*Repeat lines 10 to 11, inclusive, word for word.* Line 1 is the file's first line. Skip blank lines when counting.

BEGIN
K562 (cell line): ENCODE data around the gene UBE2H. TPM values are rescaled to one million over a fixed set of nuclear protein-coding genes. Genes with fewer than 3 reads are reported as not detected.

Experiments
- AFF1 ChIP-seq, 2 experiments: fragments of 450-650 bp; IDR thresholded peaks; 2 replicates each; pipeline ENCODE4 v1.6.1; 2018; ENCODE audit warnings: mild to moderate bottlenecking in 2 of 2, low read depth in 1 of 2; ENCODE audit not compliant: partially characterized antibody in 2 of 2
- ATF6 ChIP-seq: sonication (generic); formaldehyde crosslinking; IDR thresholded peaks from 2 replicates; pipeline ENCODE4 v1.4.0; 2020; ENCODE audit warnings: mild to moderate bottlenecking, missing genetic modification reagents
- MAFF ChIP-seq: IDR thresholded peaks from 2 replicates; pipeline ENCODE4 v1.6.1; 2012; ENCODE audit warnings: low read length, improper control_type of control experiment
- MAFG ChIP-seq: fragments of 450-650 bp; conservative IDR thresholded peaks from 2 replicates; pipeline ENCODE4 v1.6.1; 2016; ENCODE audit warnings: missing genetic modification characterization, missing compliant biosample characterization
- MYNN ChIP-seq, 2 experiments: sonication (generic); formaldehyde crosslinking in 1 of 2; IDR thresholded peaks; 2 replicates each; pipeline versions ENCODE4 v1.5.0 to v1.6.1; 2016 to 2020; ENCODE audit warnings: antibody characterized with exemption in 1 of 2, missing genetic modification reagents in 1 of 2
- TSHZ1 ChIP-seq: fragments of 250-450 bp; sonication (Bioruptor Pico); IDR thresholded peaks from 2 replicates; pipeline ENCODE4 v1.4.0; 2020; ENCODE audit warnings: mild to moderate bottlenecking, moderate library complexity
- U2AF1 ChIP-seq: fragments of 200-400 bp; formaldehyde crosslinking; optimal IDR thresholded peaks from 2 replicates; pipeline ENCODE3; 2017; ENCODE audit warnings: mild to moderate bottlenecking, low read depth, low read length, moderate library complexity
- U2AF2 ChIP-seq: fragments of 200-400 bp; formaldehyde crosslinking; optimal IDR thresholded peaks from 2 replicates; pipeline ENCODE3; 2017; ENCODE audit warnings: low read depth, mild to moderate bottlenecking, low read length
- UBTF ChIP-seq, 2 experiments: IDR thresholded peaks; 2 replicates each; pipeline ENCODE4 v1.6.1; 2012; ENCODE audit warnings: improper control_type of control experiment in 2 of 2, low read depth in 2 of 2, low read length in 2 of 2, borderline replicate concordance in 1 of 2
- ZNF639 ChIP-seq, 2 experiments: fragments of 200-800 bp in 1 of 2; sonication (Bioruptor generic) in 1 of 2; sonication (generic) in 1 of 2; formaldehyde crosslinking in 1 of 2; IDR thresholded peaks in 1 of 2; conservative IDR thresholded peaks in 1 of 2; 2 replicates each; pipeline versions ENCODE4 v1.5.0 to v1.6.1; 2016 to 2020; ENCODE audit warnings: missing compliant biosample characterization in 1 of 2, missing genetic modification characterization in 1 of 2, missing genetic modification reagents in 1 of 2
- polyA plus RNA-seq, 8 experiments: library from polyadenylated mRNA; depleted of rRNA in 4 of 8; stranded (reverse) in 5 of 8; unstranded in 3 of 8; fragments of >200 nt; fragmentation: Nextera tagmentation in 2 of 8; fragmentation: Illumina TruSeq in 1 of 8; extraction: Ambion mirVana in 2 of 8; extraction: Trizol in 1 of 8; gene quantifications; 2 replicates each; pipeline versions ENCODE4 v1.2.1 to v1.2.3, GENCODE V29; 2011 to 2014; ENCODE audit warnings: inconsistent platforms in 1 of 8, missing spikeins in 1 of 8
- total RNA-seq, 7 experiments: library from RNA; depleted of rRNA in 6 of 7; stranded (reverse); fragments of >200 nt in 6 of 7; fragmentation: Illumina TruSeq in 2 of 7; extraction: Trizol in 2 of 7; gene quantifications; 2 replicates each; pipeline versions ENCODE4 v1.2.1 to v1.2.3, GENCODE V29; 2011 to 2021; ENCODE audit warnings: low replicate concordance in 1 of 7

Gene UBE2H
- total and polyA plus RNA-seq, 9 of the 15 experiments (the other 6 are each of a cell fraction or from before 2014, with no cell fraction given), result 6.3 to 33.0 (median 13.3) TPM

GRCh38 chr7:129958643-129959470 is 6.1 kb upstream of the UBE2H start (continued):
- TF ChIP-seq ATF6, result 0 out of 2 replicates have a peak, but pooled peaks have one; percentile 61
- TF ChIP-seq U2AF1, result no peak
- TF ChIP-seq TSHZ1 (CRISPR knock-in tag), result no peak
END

- U2AF2 ChIP-seq: fragments of 200-400 bp; formaldehyde crosslinking; optimal IDR thresholded peaks from 2 replicates; pipeline ENCODE3; 2017; ENCODE audit warnings: low read depth, mild to moderate bottlenecking, low read length
- UBTF ChIP-seq, 2 experiments: IDR thresholded peaks; 2 replicates each; pipeline ENCODE4 v1.6.1; 2012; ENCODE audit warnings: improper control_type of control experiment in 2 of 2, low read depth in 2 of 2, low read length in 2 of 2, borderline replicate concordance in 1 of 2